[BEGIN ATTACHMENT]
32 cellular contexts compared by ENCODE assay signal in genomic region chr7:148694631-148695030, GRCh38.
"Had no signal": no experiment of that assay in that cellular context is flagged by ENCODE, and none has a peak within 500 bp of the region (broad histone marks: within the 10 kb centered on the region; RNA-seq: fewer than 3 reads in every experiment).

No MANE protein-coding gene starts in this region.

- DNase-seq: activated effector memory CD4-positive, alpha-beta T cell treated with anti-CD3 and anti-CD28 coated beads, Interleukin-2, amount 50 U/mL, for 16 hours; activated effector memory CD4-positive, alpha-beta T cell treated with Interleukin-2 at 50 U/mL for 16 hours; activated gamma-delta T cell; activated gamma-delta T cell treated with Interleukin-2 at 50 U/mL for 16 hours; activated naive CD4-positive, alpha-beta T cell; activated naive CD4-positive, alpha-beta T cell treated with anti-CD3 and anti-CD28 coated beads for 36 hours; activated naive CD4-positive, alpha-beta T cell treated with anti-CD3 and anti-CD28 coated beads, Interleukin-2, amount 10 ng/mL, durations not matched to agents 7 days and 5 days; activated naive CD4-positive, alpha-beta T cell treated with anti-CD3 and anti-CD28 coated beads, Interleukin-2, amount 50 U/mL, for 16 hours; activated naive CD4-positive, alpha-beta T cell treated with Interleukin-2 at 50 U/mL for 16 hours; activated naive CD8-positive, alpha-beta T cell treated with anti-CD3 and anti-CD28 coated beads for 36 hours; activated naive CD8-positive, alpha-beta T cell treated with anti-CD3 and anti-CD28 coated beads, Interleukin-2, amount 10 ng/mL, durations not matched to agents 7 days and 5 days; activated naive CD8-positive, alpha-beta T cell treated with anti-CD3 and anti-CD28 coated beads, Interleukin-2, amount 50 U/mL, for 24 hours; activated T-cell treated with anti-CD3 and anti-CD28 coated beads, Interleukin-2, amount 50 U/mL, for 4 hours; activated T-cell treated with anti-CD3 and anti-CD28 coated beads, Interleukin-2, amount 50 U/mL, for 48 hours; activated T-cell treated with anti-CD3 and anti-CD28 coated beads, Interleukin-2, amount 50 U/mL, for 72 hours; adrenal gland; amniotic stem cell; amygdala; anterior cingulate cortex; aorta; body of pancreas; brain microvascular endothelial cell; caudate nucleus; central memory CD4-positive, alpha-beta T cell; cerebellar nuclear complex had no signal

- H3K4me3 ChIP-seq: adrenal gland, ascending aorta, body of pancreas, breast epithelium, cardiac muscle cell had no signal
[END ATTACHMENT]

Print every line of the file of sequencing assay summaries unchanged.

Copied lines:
32 cellular contexts compared by ENCODE assay signal in genomic region chr7:148694631-148695030, GRCh38.
"Had no signal": no experiment of that assay in that cellular context is flagged by ENCODE, and none has a peak within 500 bp of the region (broad histone marks: within the 10 kb centered on the region; RNA-seq: fewer than 3 reads in every experiment).

No MANE protein-coding gene starts in this region.

- DNase-seq: activated effector memory CD4-positive, alpha-beta T cell treated with anti-CD3 and anti-CD28 coated beads, Interleukin-2, amount 50 U/mL, for 16 hours; activated effector memory CD4-positive, alpha-beta T cell treated with Interleukin-2 at 50 U/mL for 16 hours; activated gamma-delta T cell; activated gamma-delta T cell treated with Interleukin-2 at 50 U/mL for 16 hours; activated naive CD4-positive, alpha-beta T cell; activated naive CD4-positive, alpha-beta T cell treated with anti-CD3 and anti-CD28 coated beads for 36 hours; activated naive CD4-positive, alpha-beta T cell treated with anti-CD3 and anti-CD28 coated beads, Interleukin-2, amount 10 ng/mL, durations not matched to agents 7 days and 5 days; activated naive CD4-positive, alpha-beta T cell treated with anti-CD3 and anti-CD28 coated beads, Interleukin-2, amount 50 U/mL, for 16 hours; activated naive CD4-positive, alpha-beta T cell treated with Interleukin-2 at 50 U/mL for 16 hours; activated naive CD8-positive, alpha-beta T cell treated with anti-CD3 and anti-CD28 coated beads for 36 hours; activated naive CD8-positive, alpha-beta T cell treated with anti-CD3 and anti-CD28 coated beads, Interleukin-2, amount 10 ng/mL, durations not matched to agents 7 days and 5 days; activated naive CD8-positive, alpha-beta T cell treated with anti-CD3 and anti-CD28 coated beads, Interleukin-2, amount 50 U/mL, for 24 hours; activated T-cell treated with anti-CD3 and anti-CD28 coated beads, Interleukin-2, amount 50 U/mL, for 4 hours; activated T-cell treated with anti-CD3 and anti-CD28 coated beads, Interleukin-2, amount 50 U/mL, for 48 hours; activated T-cell treated with anti-CD3 and anti-CD28 coated beads, Interleukin-2, amount 50 U/mL, for 72 hours; adrenal gland; amniotic stem cell; amygdala; anterior cingulate cortex; aorta; body of pancreas; brain microvascular endothelial cell; caudate nucleus; central memory CD4-positive, alpha-beta T cell; cerebellar nuclear complex had no signal

- H3K4me3 ChIP-seq: adrenal gland, ascending aorta, body of pancreas, breast epithelium, cardiac muscle cell had no signal